Lacey Sprague : Hi. It's great to be here. I am Lacey Sprague. I am a school nurse. I am an LPN. And I'm also a volunteer for the Williamson County Health District in COVID-19 investigations and contact tracing.
Molly McCarthy: Great, thanks, Lacey. What about you, Joanna?
Joanna Seltzer-Uribe: Hi, I'm Joanna Seltzer-Uribe. I'm a nurse informatics assists. I teach design thinking and I'm a Johnson and Johnson nurse innovation fellow.
Molly McCarthy: Great. I wanted to talk a little bit about what motivated both of you to join the nurse hack for health and if it was your first hackathon.
Joanna Seltzer-Uribe: This was my second hackathon. I also facilitate design thinking workshops which have a similar feel of everyone working together and trying to solve problems collaboratively. I think for me, a big motivation that I had joining the nurse hack for health this year was actually, as a mom, I am a mom of a four and a six year old and like so many others have just been really flooded with awareness of the role of teachers and school nurses in keeping our kids and our communities safe. And when I logged in, and I saw that there weren't any team topics around school reopening, I just felt really inspired to kind of put out a bat call. And I said, I need a bat signal. Where are the school nurses and I just called the team at the time activate school nurses. And I really felt that it was important for us to understand the resources that they were going to need in order to reopen the schools.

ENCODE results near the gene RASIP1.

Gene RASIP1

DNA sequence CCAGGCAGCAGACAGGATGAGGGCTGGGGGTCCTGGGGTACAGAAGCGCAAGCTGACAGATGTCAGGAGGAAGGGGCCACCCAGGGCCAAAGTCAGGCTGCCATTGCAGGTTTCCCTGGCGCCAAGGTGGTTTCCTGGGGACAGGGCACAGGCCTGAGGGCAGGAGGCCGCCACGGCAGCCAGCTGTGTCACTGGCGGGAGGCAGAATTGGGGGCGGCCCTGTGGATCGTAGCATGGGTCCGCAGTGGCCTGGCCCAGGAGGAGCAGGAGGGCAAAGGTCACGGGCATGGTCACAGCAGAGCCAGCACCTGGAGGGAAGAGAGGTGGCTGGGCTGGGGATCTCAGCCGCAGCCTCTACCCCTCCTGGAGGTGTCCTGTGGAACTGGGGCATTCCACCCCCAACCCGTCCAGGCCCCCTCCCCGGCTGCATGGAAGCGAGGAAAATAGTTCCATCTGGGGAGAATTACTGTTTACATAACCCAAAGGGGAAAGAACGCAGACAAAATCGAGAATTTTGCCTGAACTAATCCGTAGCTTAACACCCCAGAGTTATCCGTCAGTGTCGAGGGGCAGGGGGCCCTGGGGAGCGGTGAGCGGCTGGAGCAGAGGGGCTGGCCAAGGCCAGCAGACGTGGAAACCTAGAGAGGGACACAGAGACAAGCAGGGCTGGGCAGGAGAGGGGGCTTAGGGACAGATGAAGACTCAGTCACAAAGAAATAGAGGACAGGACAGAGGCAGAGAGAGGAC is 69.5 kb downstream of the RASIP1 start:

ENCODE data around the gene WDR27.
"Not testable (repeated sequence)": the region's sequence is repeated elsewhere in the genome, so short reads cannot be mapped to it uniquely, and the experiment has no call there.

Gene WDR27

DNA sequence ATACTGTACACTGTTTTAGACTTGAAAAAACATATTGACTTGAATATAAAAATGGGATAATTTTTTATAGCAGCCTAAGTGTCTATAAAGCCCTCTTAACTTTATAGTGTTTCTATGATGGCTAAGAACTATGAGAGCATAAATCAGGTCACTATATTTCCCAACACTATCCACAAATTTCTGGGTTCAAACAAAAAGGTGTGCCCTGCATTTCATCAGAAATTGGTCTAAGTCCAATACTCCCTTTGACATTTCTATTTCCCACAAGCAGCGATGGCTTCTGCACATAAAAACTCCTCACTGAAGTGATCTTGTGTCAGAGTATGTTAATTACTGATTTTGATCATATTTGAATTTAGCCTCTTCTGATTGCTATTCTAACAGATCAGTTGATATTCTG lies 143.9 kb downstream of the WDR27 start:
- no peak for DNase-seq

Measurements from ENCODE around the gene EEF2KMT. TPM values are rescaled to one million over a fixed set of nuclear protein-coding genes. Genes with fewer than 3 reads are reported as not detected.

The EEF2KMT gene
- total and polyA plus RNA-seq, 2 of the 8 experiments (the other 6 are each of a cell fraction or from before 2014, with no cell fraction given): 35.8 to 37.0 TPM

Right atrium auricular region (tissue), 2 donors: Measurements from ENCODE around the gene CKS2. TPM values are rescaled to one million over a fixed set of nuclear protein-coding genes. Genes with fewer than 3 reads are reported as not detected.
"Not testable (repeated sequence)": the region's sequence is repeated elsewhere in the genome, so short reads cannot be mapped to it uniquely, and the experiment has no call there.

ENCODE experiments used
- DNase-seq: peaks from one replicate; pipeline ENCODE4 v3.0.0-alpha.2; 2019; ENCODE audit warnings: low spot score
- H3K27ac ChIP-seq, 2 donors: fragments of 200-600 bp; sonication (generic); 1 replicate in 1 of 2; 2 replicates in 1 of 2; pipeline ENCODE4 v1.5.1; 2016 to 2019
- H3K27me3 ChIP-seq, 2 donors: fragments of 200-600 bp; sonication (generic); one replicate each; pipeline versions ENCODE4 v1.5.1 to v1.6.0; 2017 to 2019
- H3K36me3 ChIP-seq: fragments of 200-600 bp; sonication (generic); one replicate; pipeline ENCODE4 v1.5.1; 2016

Molly McCarthy: Yeah, that's a really great point. What about you, Lacey? I know that your your background is in this area. But is Was this your first hackathon